AVERY COUNTY, N.C. -- The parents of a minor child are suing Sugar Mountain Resort after they say their son was left stranded on a chairlift in freezing temperatures.

The lawsuit, filed Tuesday, says the minor child was lawfully on the premises of Sugar Mountain Resort on February 14, when the Tennessee residents visited the resort for a day of recreation.

Gunter's Way chairlift

Minor was an intermediate level skier who was trying snowboarding for the first time on Valentine's Day, 2016, the suit says, when he boarded Gunter's Way chairlift alone. That's when, according to documents filed, the lift operator initiated daily closing protocol, including removing the safety gate from the lift, which would automatically stop the lift if a passenger or skier did not disembark at the top.

Because of that, the suit says, the minor went around the bullwheel and began riding back down the mountain.

The minor's chair came to a halt over a heavily wooded area near lift tower 9, some 30 feet in the air, when employees shut down the lift for the evening, leaving the child stranded, according to allegations made in the lawsuit.

It was snowing at the time, with a temperature of about 14 degrees and a windchill of just 8; two hours later, still stranded, after sunset and a pickup in wind speed, the windchill lowered to about 6 degrees.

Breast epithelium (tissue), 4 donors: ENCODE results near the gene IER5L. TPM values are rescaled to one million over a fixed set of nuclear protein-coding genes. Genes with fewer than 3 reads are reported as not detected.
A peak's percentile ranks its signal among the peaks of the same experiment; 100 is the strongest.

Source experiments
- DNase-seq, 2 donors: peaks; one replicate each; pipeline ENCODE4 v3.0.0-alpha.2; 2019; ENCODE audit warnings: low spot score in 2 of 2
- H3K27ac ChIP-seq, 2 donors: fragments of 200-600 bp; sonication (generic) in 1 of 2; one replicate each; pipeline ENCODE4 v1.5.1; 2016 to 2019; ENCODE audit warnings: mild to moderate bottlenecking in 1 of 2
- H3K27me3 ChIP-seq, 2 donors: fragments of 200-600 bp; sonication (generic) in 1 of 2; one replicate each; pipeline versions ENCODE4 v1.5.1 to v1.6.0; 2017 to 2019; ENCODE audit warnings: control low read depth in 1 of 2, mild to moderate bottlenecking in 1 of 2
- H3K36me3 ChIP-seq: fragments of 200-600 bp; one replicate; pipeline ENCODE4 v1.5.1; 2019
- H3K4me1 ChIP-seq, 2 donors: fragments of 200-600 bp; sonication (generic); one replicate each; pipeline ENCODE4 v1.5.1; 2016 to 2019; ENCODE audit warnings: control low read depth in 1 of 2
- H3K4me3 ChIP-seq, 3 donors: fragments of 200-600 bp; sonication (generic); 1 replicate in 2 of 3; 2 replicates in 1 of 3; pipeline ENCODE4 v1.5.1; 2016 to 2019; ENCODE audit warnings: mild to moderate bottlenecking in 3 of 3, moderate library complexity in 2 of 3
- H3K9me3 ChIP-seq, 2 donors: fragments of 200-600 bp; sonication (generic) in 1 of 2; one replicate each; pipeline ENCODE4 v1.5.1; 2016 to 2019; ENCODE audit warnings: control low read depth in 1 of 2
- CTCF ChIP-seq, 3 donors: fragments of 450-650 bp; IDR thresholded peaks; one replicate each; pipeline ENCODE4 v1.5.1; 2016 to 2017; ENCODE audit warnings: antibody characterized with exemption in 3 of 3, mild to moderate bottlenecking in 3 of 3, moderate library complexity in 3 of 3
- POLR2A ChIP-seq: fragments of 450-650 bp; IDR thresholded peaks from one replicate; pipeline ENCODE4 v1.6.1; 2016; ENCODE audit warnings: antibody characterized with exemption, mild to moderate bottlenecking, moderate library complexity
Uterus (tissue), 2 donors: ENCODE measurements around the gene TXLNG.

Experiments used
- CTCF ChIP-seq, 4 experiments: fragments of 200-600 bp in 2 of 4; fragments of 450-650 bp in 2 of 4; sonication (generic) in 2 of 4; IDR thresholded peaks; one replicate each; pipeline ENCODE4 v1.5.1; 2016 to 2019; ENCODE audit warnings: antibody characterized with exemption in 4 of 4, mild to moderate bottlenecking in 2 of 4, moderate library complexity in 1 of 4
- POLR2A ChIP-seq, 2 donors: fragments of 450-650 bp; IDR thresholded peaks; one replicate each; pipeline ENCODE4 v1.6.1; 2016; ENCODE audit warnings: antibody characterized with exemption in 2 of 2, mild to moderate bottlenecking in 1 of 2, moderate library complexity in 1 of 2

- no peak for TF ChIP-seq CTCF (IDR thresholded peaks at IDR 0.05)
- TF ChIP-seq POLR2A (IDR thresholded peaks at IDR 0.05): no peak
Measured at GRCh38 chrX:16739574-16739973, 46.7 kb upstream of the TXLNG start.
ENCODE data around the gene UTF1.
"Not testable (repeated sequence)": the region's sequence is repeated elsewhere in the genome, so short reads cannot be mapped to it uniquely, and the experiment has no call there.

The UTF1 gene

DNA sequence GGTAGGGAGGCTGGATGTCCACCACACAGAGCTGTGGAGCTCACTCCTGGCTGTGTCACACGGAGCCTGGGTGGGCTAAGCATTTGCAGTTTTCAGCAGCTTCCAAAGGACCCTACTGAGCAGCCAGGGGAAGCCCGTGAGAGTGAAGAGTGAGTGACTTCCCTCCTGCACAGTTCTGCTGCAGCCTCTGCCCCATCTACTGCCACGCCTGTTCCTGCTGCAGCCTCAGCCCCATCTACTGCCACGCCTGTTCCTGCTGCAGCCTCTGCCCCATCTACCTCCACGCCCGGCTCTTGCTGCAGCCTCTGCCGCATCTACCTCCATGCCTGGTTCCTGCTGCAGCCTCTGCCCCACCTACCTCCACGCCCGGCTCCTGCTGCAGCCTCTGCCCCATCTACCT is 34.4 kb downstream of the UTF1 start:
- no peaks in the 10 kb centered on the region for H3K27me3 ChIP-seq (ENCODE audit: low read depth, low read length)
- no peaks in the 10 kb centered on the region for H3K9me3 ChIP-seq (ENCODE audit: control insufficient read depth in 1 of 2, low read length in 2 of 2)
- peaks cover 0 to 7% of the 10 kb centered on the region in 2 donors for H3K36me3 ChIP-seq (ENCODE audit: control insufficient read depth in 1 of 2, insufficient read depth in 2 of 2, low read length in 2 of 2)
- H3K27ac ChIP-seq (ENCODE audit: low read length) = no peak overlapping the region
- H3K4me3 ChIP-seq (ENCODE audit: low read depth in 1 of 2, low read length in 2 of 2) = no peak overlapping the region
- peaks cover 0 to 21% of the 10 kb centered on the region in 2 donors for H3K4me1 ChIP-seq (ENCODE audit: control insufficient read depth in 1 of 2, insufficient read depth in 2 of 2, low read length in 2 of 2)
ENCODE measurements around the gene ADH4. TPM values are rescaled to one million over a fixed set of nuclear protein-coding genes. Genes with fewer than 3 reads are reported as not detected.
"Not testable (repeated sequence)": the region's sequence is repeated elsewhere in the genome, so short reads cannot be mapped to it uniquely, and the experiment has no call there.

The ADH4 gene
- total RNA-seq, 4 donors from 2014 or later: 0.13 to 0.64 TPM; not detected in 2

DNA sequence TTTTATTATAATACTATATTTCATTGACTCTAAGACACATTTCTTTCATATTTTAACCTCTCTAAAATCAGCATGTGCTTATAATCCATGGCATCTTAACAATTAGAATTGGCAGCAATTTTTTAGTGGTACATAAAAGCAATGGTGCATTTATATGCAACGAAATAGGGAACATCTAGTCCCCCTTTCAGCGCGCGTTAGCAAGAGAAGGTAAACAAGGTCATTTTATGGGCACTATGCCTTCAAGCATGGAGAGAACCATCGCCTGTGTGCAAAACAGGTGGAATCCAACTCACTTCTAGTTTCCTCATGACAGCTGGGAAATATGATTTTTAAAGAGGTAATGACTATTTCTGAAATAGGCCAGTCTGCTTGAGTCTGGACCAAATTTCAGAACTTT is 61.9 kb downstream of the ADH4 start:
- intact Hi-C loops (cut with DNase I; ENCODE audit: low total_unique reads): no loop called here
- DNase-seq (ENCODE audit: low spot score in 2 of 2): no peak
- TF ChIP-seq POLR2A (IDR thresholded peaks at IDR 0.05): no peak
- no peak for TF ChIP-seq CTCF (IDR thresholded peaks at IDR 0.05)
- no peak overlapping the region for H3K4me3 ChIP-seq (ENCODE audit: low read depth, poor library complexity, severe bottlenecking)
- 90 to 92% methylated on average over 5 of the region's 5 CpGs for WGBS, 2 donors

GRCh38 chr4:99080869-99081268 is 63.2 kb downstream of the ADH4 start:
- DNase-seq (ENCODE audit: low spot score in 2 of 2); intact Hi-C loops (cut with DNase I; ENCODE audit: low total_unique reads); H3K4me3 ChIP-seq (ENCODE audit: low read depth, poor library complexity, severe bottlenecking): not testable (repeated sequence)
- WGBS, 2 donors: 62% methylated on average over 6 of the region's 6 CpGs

Meanwhile, the suit alleges the minor's parents reported to Sugar Mountain's staff their son had gone missing, and that the resort staff failed to initiate a proper rescue effort to locate the couple's son, saying the staff was "dismissive" and "speculated the boy wondered off the ski slopes or trails".

Once a rescue effort was launched, the staff failed to search Gunter's Way chairlift, the suit says.

After several hours, the boy began to fear for his life, and in an effort to survive, he jumped from the chairlift, falling 30 feet to the frozen ground below, the family says; the fall fractured the boy's right heel bone and right wrist. He was also rendered unconscious for some time after the fall.

After awaking, the boy climbed about 200 yards out of the heavily wooded area to a service road, then another 300 yards down the Gunter's Way ski run to an area of the park that remained open. He was found by two park visitors who called ski patrol.

The boy was taken to the hospital for treatment where he was found to have suffered significant injuries, including frostbite and an injury to his ankle, which ultimately required surgery and lengthy physical therapy.

The lawsuit seeks a minimum of $75,000 in damages, plus reimbursement for fees related to the case.